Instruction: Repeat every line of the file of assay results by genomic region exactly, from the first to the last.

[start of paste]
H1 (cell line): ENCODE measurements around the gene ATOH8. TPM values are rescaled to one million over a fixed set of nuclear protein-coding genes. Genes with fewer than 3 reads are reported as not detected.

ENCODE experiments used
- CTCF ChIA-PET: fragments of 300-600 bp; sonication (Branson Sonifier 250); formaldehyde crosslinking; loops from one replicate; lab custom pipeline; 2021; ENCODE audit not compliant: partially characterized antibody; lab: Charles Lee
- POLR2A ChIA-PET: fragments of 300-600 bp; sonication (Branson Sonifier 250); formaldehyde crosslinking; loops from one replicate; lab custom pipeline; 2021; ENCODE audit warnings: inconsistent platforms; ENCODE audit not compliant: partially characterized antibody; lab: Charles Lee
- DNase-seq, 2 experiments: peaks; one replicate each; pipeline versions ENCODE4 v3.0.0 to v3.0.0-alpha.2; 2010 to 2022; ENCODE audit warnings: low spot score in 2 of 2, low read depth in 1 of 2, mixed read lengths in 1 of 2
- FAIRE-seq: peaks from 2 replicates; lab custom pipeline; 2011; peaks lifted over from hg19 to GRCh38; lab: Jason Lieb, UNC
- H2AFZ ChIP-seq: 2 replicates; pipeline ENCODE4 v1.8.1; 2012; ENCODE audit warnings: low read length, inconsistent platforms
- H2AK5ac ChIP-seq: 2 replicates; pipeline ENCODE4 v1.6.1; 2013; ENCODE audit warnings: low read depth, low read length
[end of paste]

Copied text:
H1 (cell line): ENCODE measurements around the gene ATOH8. TPM values are rescaled to one million over a fixed set of nuclear protein-coding genes. Genes with fewer than 3 reads are reported as not detected.

ENCODE experiments used
- CTCF ChIA-PET: fragments of 300-600 bp; sonication (Branson Sonifier 250); formaldehyde crosslinking; loops from one replicate; lab custom pipeline; 2021; ENCODE audit not compliant: partially characterized antibody; lab: Charles Lee
- POLR2A ChIA-PET: fragments of 300-600 bp; sonication (Branson Sonifier 250); formaldehyde crosslinking; loops from one replicate; lab custom pipeline; 2021; ENCODE audit warnings: inconsistent platforms; ENCODE audit not compliant: partially characterized antibody; lab: Charles Lee
- DNase-seq, 2 experiments: peaks; one replicate each; pipeline versions ENCODE4 v3.0.0 to v3.0.0-alpha.2; 2010 to 2022; ENCODE audit warnings: low spot score in 2 of 2, low read depth in 1 of 2, mixed read lengths in 1 of 2
- FAIRE-seq: peaks from 2 replicates; lab custom pipeline; 2011; peaks lifted over from hg19 to GRCh38; lab: Jason Lieb, UNC
- H2AFZ ChIP-seq: 2 replicates; pipeline ENCODE4 v1.8.1; 2012; ENCODE audit warnings: low read length, inconsistent platforms
- H2AK5ac ChIP-seq: 2 replicates; pipeline ENCODE4 v1.6.1; 2013; ENCODE audit warnings: low read depth, low read length